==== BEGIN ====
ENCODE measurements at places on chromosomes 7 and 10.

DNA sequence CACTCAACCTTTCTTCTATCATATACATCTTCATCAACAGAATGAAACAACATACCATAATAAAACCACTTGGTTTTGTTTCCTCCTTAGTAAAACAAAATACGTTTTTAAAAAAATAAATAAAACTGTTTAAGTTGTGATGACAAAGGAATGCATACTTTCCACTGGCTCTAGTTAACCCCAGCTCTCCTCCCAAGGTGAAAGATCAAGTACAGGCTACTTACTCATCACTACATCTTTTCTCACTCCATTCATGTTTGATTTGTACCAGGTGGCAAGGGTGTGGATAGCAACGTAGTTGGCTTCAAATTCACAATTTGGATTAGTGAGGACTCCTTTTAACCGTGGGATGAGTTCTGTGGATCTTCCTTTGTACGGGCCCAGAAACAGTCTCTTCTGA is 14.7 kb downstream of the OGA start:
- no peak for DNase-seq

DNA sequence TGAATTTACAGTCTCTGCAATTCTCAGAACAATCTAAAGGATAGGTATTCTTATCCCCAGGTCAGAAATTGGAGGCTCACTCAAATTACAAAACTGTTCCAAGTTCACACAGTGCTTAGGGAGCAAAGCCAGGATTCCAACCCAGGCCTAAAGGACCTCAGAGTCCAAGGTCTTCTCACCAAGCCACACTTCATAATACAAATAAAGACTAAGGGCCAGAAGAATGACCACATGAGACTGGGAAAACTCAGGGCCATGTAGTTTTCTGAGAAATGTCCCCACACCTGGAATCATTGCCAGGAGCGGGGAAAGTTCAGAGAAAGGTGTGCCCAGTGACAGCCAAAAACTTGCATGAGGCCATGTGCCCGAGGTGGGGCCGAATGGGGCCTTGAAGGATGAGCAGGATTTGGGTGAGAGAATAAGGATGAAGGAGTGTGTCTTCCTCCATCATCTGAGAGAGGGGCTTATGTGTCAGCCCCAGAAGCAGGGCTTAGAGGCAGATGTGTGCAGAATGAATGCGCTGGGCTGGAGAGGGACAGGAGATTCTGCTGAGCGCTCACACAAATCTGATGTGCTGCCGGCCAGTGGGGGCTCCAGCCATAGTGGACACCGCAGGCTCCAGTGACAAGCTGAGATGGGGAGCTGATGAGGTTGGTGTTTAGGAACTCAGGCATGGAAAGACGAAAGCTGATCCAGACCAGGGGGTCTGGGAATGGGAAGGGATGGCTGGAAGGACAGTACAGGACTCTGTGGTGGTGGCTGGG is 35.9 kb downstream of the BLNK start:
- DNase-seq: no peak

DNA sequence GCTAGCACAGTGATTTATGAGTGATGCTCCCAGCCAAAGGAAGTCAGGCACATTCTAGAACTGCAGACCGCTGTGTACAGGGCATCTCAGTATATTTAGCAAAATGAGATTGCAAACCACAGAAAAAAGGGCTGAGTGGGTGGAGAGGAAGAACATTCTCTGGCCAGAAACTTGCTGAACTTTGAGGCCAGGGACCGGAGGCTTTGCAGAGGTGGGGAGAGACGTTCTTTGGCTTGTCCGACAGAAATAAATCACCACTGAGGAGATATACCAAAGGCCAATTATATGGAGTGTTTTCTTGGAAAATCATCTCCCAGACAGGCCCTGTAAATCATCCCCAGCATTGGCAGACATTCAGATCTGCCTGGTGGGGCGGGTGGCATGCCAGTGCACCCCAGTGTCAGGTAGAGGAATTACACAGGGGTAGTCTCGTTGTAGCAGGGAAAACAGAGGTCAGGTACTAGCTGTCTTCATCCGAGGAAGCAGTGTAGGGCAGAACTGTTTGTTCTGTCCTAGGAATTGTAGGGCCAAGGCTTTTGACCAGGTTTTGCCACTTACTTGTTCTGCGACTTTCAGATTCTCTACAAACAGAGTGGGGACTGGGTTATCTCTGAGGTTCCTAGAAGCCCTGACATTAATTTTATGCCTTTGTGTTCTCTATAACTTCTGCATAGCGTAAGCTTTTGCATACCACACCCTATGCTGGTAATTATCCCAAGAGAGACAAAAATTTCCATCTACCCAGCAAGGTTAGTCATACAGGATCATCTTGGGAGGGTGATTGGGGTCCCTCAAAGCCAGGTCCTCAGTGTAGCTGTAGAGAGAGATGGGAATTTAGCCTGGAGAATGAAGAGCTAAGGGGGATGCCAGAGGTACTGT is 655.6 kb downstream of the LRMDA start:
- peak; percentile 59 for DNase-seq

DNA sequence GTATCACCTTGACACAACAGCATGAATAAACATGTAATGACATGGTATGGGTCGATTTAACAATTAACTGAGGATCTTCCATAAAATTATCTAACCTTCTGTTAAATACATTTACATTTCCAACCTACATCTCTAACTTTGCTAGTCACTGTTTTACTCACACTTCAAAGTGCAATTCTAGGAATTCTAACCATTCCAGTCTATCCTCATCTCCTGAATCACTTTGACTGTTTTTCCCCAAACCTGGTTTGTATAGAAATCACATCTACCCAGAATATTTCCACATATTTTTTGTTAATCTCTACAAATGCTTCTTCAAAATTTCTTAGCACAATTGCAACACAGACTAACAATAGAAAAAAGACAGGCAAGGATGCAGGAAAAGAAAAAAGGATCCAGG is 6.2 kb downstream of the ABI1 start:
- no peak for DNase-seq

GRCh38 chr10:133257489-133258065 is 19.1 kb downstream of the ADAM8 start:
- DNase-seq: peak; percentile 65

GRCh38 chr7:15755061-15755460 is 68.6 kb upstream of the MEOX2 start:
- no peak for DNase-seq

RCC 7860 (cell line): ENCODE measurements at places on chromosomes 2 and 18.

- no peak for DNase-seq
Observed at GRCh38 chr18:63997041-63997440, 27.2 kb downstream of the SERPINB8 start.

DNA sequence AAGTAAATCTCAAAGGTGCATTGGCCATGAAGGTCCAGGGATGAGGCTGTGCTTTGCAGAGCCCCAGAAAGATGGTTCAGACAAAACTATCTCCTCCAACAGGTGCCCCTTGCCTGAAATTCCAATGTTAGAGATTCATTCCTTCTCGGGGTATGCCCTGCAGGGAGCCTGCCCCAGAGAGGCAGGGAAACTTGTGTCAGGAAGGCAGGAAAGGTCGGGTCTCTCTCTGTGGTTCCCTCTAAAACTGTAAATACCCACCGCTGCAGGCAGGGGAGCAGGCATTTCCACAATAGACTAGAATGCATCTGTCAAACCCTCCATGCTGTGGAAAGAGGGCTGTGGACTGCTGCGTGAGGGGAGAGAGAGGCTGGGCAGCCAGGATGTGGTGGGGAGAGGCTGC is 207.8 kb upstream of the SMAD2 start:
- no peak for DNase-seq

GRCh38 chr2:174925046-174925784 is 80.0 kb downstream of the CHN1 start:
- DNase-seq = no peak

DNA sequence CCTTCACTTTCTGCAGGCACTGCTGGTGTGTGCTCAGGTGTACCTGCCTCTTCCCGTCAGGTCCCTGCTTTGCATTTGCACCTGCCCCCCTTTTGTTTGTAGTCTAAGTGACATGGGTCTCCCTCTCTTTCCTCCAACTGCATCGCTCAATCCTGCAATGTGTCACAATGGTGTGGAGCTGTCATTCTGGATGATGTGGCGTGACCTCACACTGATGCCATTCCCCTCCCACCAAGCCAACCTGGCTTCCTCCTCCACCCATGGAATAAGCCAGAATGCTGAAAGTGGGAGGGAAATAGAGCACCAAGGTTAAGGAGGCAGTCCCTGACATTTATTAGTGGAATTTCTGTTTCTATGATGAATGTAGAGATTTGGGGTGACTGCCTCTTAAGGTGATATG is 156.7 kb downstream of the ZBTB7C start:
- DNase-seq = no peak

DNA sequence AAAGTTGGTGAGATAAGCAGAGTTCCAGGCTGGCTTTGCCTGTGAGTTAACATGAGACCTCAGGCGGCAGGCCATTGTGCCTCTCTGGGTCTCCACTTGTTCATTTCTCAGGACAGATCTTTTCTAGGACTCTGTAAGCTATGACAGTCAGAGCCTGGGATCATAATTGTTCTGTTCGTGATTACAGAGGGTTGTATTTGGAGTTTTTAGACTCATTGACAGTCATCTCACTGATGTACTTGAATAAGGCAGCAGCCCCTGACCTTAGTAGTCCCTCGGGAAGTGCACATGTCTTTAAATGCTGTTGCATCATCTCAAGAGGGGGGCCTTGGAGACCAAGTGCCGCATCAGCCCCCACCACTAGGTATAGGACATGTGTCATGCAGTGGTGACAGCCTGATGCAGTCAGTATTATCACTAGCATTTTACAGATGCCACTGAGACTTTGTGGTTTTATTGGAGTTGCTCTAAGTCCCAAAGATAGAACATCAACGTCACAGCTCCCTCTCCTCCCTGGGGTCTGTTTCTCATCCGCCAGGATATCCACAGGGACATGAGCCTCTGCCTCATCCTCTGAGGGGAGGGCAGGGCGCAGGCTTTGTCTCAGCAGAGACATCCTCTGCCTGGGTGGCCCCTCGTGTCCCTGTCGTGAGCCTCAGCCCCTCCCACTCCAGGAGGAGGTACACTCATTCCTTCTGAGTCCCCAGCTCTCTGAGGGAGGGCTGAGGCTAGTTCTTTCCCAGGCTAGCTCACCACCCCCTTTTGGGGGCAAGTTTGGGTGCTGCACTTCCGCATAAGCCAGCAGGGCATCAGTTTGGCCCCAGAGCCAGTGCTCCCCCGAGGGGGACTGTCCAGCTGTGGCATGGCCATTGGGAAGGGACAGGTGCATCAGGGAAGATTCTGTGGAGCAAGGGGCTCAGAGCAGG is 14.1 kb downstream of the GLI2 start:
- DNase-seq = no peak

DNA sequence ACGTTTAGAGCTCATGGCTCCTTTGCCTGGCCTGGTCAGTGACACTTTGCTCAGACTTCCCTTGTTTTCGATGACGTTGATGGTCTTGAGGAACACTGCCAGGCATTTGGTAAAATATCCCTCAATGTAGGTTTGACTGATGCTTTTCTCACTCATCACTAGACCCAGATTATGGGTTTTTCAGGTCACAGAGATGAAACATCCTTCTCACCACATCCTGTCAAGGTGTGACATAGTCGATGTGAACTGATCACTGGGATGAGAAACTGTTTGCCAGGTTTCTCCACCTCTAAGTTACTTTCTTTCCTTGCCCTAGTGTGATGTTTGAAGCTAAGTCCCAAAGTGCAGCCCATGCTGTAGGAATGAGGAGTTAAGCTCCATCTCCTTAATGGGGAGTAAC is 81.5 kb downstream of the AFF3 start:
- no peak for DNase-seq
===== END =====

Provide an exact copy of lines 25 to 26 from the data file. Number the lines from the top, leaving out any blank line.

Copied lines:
DNA sequence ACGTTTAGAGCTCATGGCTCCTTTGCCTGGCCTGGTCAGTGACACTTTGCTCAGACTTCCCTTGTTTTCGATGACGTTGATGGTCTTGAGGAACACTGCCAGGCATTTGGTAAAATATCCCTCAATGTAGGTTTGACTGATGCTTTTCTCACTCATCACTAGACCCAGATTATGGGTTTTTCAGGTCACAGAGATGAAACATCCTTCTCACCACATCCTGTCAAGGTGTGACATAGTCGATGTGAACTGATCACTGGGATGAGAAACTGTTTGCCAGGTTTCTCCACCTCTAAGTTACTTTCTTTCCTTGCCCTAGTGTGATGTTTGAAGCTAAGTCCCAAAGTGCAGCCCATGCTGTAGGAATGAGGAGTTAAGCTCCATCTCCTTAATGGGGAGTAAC is 81.5 kb downstream of the AFF3 start:
- no peak for DNase-seq